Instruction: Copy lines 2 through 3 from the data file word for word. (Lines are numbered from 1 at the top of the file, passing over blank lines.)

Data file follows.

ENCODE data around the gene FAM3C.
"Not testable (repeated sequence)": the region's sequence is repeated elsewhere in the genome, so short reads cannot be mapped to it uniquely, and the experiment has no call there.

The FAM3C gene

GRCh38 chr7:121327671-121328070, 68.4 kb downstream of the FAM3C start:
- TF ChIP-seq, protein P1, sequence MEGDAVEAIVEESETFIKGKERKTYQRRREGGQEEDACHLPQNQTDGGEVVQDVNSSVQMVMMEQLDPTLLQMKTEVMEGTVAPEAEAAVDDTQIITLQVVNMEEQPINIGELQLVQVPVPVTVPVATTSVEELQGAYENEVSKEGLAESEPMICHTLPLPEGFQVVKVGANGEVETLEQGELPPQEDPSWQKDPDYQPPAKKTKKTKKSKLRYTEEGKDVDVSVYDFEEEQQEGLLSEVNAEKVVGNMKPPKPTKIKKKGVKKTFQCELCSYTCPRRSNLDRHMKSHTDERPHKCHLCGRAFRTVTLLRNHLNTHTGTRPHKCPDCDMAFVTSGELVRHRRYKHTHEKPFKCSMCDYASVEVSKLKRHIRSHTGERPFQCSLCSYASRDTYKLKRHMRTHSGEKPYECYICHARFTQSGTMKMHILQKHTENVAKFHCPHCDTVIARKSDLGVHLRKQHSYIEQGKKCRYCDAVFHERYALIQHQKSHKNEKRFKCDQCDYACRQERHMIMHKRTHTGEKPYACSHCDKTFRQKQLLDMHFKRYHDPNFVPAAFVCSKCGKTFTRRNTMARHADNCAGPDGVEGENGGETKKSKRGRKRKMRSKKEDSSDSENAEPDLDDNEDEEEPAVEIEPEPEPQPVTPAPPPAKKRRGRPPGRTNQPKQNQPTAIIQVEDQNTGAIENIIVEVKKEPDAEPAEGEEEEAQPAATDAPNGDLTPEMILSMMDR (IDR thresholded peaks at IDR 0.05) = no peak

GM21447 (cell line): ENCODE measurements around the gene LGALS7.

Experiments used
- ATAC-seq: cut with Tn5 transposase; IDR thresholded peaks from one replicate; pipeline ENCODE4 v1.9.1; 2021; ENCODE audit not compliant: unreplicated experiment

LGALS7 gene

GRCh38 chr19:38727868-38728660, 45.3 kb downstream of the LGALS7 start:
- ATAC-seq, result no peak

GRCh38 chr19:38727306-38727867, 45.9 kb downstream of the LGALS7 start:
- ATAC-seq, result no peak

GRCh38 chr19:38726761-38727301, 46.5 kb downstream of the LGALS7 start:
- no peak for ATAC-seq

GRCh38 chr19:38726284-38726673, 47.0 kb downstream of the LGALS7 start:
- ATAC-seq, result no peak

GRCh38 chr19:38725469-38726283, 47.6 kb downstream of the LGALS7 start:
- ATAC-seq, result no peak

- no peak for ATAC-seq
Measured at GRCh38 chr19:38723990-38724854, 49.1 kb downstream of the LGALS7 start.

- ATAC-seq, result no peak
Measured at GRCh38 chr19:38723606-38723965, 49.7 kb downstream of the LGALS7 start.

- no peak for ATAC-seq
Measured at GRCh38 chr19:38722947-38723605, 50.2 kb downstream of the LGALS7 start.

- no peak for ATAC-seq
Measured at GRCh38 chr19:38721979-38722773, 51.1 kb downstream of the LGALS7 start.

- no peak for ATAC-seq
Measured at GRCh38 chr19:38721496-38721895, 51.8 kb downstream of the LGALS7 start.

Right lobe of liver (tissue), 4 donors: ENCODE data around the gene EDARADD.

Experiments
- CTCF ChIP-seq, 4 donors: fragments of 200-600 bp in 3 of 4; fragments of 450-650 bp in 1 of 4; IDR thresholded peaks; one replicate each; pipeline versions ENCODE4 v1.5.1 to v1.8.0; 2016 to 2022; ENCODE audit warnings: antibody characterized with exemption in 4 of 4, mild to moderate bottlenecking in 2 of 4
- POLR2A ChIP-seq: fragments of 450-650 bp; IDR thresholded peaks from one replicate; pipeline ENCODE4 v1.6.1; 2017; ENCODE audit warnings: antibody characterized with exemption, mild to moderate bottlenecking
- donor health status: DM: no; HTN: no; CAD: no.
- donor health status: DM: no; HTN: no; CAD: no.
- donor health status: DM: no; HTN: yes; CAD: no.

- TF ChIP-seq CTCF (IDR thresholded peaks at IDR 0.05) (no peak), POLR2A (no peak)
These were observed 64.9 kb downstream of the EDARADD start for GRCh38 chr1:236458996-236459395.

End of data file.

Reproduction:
"Not testable (repeated sequence)": the region's sequence is repeated elsewhere in the genome, so short reads cannot be mapped to it uniquely, and the experiment has no call there.

The FAM3C gene